I vividly remember my review of Sony’s Escape Room back in early 2019. There were some really great set pieces, tense atmosphere, and decent acting throughout; however, the film completely falls apart in the last act that was clearly meant to be setup for a franchise, completely belittling everything in the first 3/4 of the film and ruins all the goodwill established up to that point. I was almost certain back then that Sony’s filthy money-grubbing scheme wasn’t going to work…..
….and two years later, they prove me wrong with “Escape Room: Tournament of Champions”.
Going into this movie, its reputation from the first film honestly made it very difficult for me stay unbiased for this one, given I’ve seen enough from Sony to know whether they do something wrong or not. With that being said, I hate to report: it’s exactly the damn same film as it’s predecessor. No exaggeration, it’s the same movie in terms of quality and plot-lines with just a bigger budget, less novelty….and a lot more stupid.
I mean, the premise is essentially exactly the same as its predecessor: a PG-13 Saw movie crossed with the Belko Experiment with multiple puzzle rooms for the protagonists to escape. Once again, the direction from Adam Robitel serves as a passable set of eyes for the viewer as he goes through the motions as well as he can but an eagle eyed viewer can see how badly his vision was stripped down.
It is rather unfortunate that the acting is still every bit as cheesy and off-putting as before and the vast majority of the writing doesn’t have this group of characters looking any better compared to the first time around, along with their generic stereotypes. At least the first film pretended to care about the identities of said characters.
The rooms themselves serve as a major downgrade from the first film; but not to say the production design is terrible. An increase of the budget led to a larger variety of rooms and trinkets to interact with, thus providing a more dense atmosphere to help bring SOME semblance of urgency to using riddles, hidden clues and attention to detail to help coordinate through and around it. While some suspension of disbelief is required to look past how easily these rooms are solved, they’re all still slickly produced and crafted and choreographed to an extent. And Brian Tyler’s score does fit said stressful proceedings well enough.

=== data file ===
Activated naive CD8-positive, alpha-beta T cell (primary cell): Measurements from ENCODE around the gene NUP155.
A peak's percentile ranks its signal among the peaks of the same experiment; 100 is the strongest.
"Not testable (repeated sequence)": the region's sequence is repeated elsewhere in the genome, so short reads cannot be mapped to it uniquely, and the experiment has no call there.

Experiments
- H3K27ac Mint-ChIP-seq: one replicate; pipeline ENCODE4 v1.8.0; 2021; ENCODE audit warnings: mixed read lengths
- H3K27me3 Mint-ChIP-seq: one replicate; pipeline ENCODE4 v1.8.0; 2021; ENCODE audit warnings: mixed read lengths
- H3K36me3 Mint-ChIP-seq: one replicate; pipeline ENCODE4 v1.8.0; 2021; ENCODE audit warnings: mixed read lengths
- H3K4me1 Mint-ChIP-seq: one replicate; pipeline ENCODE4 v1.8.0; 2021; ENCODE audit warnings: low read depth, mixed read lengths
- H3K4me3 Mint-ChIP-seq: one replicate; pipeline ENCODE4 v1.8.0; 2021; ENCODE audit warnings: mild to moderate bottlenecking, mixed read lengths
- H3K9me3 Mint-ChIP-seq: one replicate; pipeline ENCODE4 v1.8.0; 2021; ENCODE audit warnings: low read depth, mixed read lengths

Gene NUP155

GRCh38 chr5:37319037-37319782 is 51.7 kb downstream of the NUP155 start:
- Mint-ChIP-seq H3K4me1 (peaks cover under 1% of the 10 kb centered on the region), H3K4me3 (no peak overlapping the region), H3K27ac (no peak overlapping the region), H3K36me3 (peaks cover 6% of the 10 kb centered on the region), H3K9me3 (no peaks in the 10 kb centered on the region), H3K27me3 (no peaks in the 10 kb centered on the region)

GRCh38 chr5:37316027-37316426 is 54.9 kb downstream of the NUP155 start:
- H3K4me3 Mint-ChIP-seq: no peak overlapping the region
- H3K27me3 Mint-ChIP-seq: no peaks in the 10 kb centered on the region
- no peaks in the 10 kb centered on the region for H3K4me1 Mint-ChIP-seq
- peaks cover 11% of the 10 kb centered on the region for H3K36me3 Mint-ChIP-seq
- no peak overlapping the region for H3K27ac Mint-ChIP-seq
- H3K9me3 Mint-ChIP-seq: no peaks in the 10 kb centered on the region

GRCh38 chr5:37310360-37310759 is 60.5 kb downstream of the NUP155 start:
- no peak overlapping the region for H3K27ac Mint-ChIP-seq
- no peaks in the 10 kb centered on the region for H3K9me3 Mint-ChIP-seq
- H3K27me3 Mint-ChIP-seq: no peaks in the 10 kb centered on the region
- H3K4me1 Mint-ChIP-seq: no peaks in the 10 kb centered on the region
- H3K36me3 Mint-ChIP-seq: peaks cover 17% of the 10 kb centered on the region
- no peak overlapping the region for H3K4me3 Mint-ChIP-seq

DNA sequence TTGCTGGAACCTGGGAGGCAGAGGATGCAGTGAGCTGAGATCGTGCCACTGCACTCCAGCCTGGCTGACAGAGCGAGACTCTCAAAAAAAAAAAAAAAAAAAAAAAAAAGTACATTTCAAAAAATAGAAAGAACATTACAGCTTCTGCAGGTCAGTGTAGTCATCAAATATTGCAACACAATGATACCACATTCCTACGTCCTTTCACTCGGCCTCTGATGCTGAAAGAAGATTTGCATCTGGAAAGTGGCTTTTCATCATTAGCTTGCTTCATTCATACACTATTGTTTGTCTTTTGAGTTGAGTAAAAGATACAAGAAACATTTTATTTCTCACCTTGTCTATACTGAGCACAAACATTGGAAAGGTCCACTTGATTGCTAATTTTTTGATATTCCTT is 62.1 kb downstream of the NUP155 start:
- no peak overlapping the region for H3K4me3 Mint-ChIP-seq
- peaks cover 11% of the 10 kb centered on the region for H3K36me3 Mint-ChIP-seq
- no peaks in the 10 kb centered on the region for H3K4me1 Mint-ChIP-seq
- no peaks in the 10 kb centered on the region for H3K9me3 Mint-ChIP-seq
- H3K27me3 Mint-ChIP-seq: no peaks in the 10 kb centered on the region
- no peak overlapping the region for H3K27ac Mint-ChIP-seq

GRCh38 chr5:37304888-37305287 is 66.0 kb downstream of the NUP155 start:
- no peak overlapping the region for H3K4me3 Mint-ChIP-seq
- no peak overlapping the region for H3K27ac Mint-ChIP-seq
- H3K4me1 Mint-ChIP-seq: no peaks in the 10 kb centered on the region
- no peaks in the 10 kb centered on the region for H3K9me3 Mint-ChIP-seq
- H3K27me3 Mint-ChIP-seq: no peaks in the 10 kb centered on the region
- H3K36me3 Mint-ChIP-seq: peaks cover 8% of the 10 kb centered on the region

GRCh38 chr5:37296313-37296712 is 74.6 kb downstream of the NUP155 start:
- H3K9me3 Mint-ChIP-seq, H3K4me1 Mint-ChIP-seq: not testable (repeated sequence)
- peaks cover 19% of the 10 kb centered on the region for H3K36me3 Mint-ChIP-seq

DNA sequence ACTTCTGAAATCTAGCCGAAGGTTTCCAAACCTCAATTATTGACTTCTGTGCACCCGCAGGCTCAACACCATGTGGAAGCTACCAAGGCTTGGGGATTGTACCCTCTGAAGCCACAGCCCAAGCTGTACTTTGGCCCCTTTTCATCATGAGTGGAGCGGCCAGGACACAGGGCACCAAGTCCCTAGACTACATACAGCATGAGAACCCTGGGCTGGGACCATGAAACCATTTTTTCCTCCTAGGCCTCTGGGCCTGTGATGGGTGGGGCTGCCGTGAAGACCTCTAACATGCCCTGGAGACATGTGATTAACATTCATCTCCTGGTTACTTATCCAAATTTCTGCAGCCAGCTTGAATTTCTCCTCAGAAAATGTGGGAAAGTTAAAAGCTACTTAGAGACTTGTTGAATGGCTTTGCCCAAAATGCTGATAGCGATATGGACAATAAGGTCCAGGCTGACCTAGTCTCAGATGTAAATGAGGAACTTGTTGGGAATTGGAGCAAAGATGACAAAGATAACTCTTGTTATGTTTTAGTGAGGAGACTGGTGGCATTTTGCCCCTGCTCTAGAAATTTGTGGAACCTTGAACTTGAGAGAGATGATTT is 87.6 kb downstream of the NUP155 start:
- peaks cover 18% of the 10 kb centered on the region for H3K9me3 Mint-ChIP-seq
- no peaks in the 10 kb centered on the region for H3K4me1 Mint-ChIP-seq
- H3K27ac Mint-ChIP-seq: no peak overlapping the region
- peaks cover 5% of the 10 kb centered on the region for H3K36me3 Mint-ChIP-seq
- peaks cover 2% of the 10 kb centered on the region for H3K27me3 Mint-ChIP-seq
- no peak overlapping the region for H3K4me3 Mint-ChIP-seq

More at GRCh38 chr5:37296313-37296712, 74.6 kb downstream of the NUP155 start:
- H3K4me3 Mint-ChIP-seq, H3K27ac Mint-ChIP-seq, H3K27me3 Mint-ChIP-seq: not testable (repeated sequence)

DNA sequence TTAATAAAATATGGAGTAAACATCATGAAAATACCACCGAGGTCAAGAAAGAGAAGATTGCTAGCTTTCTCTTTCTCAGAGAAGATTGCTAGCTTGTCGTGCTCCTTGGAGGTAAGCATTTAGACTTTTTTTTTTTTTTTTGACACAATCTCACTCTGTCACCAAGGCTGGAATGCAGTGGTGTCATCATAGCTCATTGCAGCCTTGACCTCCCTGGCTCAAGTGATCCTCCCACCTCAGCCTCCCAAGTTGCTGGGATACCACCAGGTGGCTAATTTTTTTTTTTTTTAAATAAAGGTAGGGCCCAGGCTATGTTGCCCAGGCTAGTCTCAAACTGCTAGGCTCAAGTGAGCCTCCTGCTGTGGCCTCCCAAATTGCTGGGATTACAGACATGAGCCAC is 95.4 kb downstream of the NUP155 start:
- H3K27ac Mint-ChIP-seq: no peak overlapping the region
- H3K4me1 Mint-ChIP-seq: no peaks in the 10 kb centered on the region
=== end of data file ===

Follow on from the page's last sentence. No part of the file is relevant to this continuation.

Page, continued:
Cinematography and editing wise, I’d say the same thing.
Here is my main overarching issue with this movie, however: How ironic is it that the first film had more complex puzzles and yet they were somehow more easier to follow than this?
The intentions of these rooms are still there but they, themselves, are completely underdeveloped and fall flat which is an utter death sentence if you’re basing an entire movie around them. They don’t try to take advantage of the characters quirks or weaknesses as a major component for escaping either which MURDERS any potential the story has.
And the thing is because we didn’t know what was happening in the first film until the end, it didn’t have to try as hard to display any shreds of tension through the proceedings especially since those puzzles required a little bit of thinking outside the box. Here though, a good chunk of that horror, suspense, claustrophobia is stripped away, since the film tries way too gard to give tension to the audience without really knowing how to properly integrate that into something that actually fits. Sure, you’re likely to skip out on a simple solution when your life’s on the line but fuck me, how do you call this a tournament of champions if the ‘champions’ can’t get past baby-spleening mini-games when their LIFE depends on it?
How’d they survive the first time around?
On top of that, the tone is all wonky again. I wasn’t exactly keen on its predecessor being all tension-full while being silly and earnest but at least the pacing there gave me time to have it sink in. I like the fast-paced frenetic feeling it has here but said pacing doesn’t give the audience time to dissect anything of importance and thus, the silly and earnest shit greatly overshadows what could’ve been a nice instrument of fear amongst these everyday environments.
Also, I did finally get a lockdown on an overarching theme. All the characters have suffered a traumatic event from both films that the mastermind behind these escape rooms exploit to his advantage; Zoey and Ben got out cause they learned he doesn’t play fair and yet they got thrusted back directly to where they started. This could’ve been collective commentary on how trauma can follow you no matter how clean you’ve gotten but NONE OF THIS even remotely hinted at.
Dialogue is pretentious, CGI is glaring if you pay attention, the lack of characters or character development means the deaths have no weight and the cherry on top, it has the same flunk-out, sequel bait ending, only this time with an incredibly stupid twist that I saw coming a mile away. It only cements how hopelessly full of themselves SONY is to try and continue this; the film breaks its own rules for absolutely no reason other than to get the idiotic plot to happen in certain areas so how do you expect to draw me back for a third time if you can’t keep your own rules consistent?
This follow-up is quickly boxing this franchise and any other potential, would-be installments into a corner and highlights exactly what I was worried about while watching the first Escape Room: Sony got something that worked and made a lot of money so now they’re gonna squeeze every penny they can out of this cow until the milk curdles and lemme tell you: if this movie does just as well as it’s predecessor…….BOY, is it gonna curdle!